The Electrical Century
The Glaswegian physicist William Thomson famously remarked that in order to turn electrical theory into reality, electricity would have to become "a real, purchasable tangible object" so that "we may perhaps buy a microfarad or a megafarad of electricity." He was suggesting that electricty would be real only when it would be possible to buy a quantity of electricity in much the same way as one might buy a pint of milk. This was making a link between the worlds of natural philosophy and commerce of which Michael Faraday --- with his views about the purity of science and the disinterested motives of its practitioners --- would have thoroughly disapproved.

By the middle of the 19th century, nonetheless, electricity was increasingly a commercial proposition. It was on the way to becoming a commodity in just the way Thomson predicted it would need to do if it was ever going to become a part of the real, everyday world. Faraday certainly played a role in turning electricity into a commodity too, but it was by no means a direct one. While he had no objection to the potential utility of his researches, he also regarded utility as being largely beside the point. According to a famous (though possibly apocryphal) story, when Faraday was challenged to explain what use electricity was, his retort was: "What use is a baby?"

The first large-scale commercial use of electricity was telegraphy. Several efforts had been made during the first half of the 19th century to find ways of using electricity to carry signals over large distances. It was not until 1837, however, that two Englishmen, Charles Wheatstone and William Fothergill Cooke, took out the first patent for an electromagnetic telegraph. The telegraph was first used in conjunction with the country's rapidly expanding railway system, as a way of sending signals about traffic down the line. By 1845, the Electric Telegraph Company owned Wheatstone's and Cooke's patent and offered their services to the paying public.

Victorian commentators waxed lyrical over the new technology's possibilities. According to Dionysius Lardner,

    of all the physical agents discovered by modern scientific research, the most fertile in subservience to the arts of life is incontestably electricity, and of all the applications of this subtle agent, that which is transcendently the most admirable in its effects, the most astonishing in its results, and the most important in its influence upon the social relations of mankind, and upon the spread of civilization and the diffusion of knowledge, is the Electric Telegraph.

The telegraph was widely held to have brought about the literal annihilation of time and space. By the end of the 1840s, telegraph networks were rapidly spreading across Britain, continental Europe and the United States. By the 1850s, the first efforts to lay underwater cables linking Britain with the rest of Europe and Ireland were being made. A new profession was also being born --- the telegraph engineer.

By the middle of the 1850s, a scheme was afoot to attempt the most ambitious telegraphic project yet --- to lay a telegraph cable under the Atlantic linking the Old World with the New. Pushed forward by the American entrepreneur Cyrus Field, the project brought together engineers, financiers, inventors, and natural philosophers of all kinds. Even Faraday was involved, giving his opinion on what design of cable would be best suited for submarine use. The first cable was laid in 1858 and triumphant messages flashed across the Atlantic. Within a month, however, the cable had failed.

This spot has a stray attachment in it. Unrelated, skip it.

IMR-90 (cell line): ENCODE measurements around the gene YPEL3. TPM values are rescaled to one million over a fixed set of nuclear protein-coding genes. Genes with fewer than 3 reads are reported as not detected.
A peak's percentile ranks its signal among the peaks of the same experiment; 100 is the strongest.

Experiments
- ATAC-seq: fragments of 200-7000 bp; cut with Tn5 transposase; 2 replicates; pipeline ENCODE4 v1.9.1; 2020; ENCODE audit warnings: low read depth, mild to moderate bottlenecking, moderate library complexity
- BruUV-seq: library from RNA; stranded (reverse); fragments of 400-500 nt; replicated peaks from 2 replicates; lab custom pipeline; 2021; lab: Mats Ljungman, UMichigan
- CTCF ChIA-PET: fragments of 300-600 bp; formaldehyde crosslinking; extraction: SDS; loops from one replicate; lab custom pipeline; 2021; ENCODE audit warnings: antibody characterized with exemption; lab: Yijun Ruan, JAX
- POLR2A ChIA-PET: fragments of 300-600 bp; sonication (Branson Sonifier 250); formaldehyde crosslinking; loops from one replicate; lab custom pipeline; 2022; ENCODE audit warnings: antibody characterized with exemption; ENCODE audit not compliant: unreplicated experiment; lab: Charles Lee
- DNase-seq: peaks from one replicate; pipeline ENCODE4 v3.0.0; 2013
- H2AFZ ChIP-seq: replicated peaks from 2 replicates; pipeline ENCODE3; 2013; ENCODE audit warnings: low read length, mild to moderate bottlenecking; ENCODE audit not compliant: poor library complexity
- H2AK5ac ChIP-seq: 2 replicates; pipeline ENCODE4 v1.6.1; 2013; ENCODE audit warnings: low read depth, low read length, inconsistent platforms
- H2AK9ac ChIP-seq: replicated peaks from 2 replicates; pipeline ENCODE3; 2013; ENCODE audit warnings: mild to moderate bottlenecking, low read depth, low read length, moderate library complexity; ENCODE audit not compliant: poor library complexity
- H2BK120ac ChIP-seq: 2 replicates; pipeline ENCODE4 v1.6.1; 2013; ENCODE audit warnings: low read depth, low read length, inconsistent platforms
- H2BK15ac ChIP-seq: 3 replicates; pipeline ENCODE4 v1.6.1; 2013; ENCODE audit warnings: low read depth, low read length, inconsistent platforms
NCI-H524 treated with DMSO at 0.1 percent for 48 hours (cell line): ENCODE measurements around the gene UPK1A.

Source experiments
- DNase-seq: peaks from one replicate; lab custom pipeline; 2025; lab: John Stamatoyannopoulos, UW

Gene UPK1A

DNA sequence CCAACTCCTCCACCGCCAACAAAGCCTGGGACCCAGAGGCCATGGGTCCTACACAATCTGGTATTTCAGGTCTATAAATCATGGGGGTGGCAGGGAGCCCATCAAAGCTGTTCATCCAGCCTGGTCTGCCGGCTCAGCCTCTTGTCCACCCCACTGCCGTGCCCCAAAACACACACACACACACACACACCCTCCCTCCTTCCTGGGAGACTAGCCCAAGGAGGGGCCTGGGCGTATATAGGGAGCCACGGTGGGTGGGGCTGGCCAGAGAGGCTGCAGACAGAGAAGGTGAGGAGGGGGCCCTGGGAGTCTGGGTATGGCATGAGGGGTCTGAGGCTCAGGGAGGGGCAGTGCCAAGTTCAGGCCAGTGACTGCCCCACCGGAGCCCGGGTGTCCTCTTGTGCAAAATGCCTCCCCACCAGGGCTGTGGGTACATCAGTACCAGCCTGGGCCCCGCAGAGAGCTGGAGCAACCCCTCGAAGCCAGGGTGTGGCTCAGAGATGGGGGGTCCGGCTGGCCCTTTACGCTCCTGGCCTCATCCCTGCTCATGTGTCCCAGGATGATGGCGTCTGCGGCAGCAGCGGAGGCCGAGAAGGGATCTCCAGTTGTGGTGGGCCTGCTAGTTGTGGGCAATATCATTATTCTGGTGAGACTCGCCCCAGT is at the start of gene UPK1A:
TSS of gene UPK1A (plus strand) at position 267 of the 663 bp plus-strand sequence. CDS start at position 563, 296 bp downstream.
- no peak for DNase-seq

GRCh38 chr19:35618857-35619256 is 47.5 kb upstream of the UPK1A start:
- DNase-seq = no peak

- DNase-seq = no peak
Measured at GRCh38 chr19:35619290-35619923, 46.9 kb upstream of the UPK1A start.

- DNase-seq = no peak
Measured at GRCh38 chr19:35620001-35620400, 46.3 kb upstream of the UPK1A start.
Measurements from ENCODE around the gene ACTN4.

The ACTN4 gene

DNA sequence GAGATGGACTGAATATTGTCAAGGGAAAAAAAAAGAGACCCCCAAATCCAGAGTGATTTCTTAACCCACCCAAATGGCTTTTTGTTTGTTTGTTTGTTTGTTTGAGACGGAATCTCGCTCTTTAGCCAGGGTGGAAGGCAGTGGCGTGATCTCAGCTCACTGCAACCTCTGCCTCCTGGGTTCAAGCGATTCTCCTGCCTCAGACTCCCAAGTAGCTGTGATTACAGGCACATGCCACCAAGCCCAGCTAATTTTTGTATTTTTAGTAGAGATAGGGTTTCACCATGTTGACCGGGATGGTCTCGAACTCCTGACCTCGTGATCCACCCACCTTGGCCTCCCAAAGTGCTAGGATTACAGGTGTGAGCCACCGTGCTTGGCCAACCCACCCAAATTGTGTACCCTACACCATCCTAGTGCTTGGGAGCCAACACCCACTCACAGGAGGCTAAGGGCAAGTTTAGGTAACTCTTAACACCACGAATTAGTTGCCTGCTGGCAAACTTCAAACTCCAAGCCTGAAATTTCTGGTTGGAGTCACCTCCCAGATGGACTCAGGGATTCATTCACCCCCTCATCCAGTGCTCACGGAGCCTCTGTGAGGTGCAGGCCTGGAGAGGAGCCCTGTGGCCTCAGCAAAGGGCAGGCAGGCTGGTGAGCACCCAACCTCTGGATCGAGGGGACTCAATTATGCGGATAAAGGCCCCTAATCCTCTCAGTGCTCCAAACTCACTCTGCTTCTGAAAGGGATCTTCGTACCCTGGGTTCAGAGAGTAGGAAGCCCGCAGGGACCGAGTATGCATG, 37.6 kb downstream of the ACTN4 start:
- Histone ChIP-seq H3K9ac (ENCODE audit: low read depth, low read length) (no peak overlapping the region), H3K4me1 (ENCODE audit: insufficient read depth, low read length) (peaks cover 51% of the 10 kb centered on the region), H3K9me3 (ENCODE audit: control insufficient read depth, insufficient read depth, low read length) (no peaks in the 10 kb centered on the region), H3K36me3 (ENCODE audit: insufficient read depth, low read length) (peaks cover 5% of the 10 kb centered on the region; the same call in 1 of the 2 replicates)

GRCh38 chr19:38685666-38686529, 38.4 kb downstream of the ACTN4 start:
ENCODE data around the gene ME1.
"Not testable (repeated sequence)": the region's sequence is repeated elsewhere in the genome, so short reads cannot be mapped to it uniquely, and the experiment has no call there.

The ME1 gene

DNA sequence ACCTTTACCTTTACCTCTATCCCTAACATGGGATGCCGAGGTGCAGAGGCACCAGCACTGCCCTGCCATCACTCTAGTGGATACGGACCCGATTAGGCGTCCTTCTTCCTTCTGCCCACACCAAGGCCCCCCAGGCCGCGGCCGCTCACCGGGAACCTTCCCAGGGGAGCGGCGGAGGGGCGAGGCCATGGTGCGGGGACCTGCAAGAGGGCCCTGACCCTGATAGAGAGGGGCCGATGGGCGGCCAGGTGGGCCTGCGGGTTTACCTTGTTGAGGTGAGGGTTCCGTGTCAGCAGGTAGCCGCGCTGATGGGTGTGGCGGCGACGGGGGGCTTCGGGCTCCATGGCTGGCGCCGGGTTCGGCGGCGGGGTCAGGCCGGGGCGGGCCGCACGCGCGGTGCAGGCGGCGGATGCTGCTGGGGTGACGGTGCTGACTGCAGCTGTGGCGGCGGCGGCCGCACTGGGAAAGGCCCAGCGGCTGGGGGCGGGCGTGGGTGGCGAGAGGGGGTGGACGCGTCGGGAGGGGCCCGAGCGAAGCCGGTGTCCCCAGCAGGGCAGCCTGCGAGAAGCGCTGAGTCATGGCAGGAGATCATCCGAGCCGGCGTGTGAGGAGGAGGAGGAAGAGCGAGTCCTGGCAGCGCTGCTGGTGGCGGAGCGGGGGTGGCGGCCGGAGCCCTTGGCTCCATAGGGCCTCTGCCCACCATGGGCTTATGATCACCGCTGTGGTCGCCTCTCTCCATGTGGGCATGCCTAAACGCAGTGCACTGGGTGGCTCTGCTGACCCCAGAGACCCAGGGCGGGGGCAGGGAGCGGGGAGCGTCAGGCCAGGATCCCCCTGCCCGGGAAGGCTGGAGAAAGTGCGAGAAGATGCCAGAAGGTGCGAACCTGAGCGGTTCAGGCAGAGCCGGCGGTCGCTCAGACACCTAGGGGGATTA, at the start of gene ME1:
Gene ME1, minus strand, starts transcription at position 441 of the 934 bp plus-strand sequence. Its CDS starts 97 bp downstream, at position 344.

Another unsuccessful effort to lay a transatlantic cable made in 1865 --- this time the cable broke. Success came eventually in 1866, with Isambard Kingdom Brunel's massive steamship, the Great Eastern laying the cable. By the end of the century, underwater telegraph cables spanned the globe, playing a vital role in commerce and diplomacy. Protecting the "All-Red Route" of telegraph cables that linked together Britain's far-flung imperial possessions was, by the end of the century, a major preoccupation for the Empire's rulers.

By the 1880s, telegraphy was being eclipsed as the main electrical industry by the burgeoning development of the electric light and power industries. Symbolically, in 1889, the Society of Telegraph Engineers changed its name to become the Institution of Electrical Engineers. Inventors and entrepreneurs like Sebastian di Ferranti in Britain and Thomas Alva Edison in the United States made fortunes through electricity. Across the Atlantic, the so-called "Battle of the Systems" raged between Edison and his main competitor, George Westinghouse, over the issue of alternating versus direct current for electric power distribution. Edison was a fan of direct current transmission, while Westinghouse favoured alternating current. In a particularly gruesome twist, Edison succeeded in persuading the New York state authorities to adopt alternating current for use in the electric chair --- hoping that the public would learn to associate his rival's sytem with death rather than life.

As electrical networks proliferated, a whole panoply of new electrical inventions emerged to tempt the consumers into consuming ever more of the electric fluid. By the end of the century, electric lights illuminated city streets and homes, electric trams carried commuters to their work --- it was even possible to cook and do the laundry with electric current. Utopian writers prophesied a future in which everything would be done by electricity.

--- From Michael Faraday and the Electrical Century
Iwan Rhys Morus
©2004 Icon Books Ltd., Cambridge, UK
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